Bio2011 Midterm 1
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What's the difference between Anatomy and Physiology?
Anatomy: Study of structure of body parts, their relationships to one another.
Physiology: Study of the function of the body. Has subdivisions based on organ systems. Often focuses on cellular and molecular level.
There are three types of subdivisions. What are they and define.
- -Gross or microscopic (seen with the naked eye)
- - Microscopic (cells and tissues)
- - Developmental (changes during life span.)
What are the essential tools for the study of anatomy? (5)
- - Mastery of anatomical terminology
- - Observation
- - Manipulation
- - Palpation (feeling)
- - Auscultation (listening)
What are the essential tools for the study of physiology?
- - Ability to focus at many levels. (from systematic to cellular and molecular.)
- - Basic physical principles (e.g. electrical currents, force, pressure and movement.)
- - Basic chemical principles
What are the levels of structural organization? And define.
- - Chemical level : atoms combine to form molecules.
- - Cellular level : cells are made up of molecules.
- - Tissue level: tissues consists of similar types of cells.
- - Organ level : organs are made up of different types of tissues.
- - Organ system level : organ systems consist of different organs that work together closely.
- - Organismal level : the human organism is made up of many organ systems.
There are two ways the body maintains boundaries between internal and external environments?
- - Plasma membranes (trap nutrients in small volume, for reactions; different concentrations)
- - Skin (keeps water in and UV out)
How does the body move?
- - body parts move by the skeletal muscle.
- - Of substances (cardiac and smooth muscle)
- - ability to sense and respond to stimuli
- - withdrawal reflex
- - control of breathing rate.
- - breakdown of ingested foodstuffs.
- - absorption of simple molecules into blood.
- - All chemical reactions that occur in body cells.
- - Catabolism and anabolism.
- - removal of wastes from metabolism and digestion.
- - Urea, carbon dioxide, feces.
- - cellular division for growth or repair
- - production of offsprings.
- increase in size of a body part or of organism.
what forms the the Integumentary system?
what does it synthesize?
- -Forms the external body covering, and protects deeper tissues from injury.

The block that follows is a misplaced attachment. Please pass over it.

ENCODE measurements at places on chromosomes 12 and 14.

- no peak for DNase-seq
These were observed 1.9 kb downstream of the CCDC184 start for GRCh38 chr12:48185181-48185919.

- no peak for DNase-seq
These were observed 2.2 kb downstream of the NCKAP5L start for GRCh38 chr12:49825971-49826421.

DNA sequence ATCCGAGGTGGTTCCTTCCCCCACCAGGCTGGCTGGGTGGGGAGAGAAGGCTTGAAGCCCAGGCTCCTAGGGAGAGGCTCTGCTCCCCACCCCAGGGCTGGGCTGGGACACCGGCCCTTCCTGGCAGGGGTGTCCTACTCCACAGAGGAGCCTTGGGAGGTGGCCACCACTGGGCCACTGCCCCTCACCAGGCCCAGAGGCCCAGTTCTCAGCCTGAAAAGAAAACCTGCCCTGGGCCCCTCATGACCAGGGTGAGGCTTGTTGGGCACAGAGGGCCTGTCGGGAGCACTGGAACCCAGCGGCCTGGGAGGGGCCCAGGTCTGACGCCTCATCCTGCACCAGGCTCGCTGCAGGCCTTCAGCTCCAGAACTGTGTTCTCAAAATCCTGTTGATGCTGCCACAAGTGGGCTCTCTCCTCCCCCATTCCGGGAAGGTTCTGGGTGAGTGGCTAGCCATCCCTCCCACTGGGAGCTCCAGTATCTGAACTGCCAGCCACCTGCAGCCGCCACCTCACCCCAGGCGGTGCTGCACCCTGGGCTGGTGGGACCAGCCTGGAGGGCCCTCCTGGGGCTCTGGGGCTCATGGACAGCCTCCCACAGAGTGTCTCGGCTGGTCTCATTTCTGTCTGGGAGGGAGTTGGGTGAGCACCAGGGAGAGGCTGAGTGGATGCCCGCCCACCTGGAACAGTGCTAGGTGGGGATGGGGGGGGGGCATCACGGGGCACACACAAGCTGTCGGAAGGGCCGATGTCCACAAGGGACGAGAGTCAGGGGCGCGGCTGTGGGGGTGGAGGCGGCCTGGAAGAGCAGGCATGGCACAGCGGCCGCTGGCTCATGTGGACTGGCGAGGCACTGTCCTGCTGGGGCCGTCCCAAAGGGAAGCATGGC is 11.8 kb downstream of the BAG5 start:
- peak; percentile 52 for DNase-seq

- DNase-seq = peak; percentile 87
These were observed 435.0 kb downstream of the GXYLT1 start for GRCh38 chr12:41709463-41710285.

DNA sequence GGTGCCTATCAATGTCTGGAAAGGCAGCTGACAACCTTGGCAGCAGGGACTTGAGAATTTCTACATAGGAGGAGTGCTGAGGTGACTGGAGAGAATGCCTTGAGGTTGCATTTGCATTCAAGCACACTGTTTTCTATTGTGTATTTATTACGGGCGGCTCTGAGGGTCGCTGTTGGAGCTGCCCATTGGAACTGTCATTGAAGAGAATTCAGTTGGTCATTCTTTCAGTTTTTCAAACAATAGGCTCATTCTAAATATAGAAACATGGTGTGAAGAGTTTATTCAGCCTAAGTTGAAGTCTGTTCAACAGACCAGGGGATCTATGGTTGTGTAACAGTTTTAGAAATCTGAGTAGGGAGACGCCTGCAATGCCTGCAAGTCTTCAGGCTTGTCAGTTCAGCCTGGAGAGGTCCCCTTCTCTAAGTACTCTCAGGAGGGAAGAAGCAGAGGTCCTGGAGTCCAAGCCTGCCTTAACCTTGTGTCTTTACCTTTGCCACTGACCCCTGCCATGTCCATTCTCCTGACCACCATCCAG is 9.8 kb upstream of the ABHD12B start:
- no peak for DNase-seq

- -synthesizes vitamin D, and houses cutaneous (pain, pressure, etc.) receptors and sweat and oil glands.
Function of skeletal system?
What are formed within bones?
What do bones store?
- -Protects and supports body organs, and provides a framework the muscles use to cause movement.
- -Blood cells are formed within bones.
- -Bones store minerals.
What does the muscular system do?
What does it maintain?
What does it produce?
- - allows manipulation of the environment, locomotion and facial expression.
- - maintains posture.
- - produces heat.
What is the nervous system?
the fast-acting control system of the body. It responds to internal and external changes by activation appropriate muscles and glands.
What is the endocrine system?
- contains glands that secrete hormones that regulate processes such as growth, reproduction and nutrients
What is the cardiovascular system?
- includes blood vessels transport blood, which carries oxygen, carbon dioxide, nutrients, wastes etc.
- The heart pumps blood.
What's the lymphatic system/immunity?
- picks up fluid leaked from blood vessels and returns it to the blood. Disposes debris in the lymphatic stream. Houses white blood cells (lymphocytes) involved in immunity. The immune response mounts the attack against foreign substances within the body.
What does the respiratory system do?
keeps blood constantly supplies with oxygen and removes carbon dioxide.
Gaseous exchange occurs through the walls of the air sacs of the lungs.
What is the digestive system?
breaks down food into absorbable units that enter the blood for distribution to body cells. Indigestible foodstuffs are eliminated as feces.
What's the urinary system?
It eliminates nitrogenous wastes from the body. Regulates water, electrolyte and acid-base balance of blood.
We need 5 things to survive. What are they?
- - Nutrients : chemicals for energy and cell building.
- - Oxygen : essential for energy release (ATP production)
- - Water : environment of chemical reactions. Fluid base for secretions and exertions.
- - Normal body temperature (37*C) This affects rate of chemical reactions.
- - Appropriate atmospheric pressure : adequate breathing and gas exchange in lungs.
What is homeostasis?
- - Maintenance of relatively stable internal conditions despite continuous changes in environment.
- - A dynamic state of equilibrium (not unchanging, rather fluctuations around a set point)
- - Maintained by contributions of all organ systems.
What are the three components of a control mechanism? Go into detail.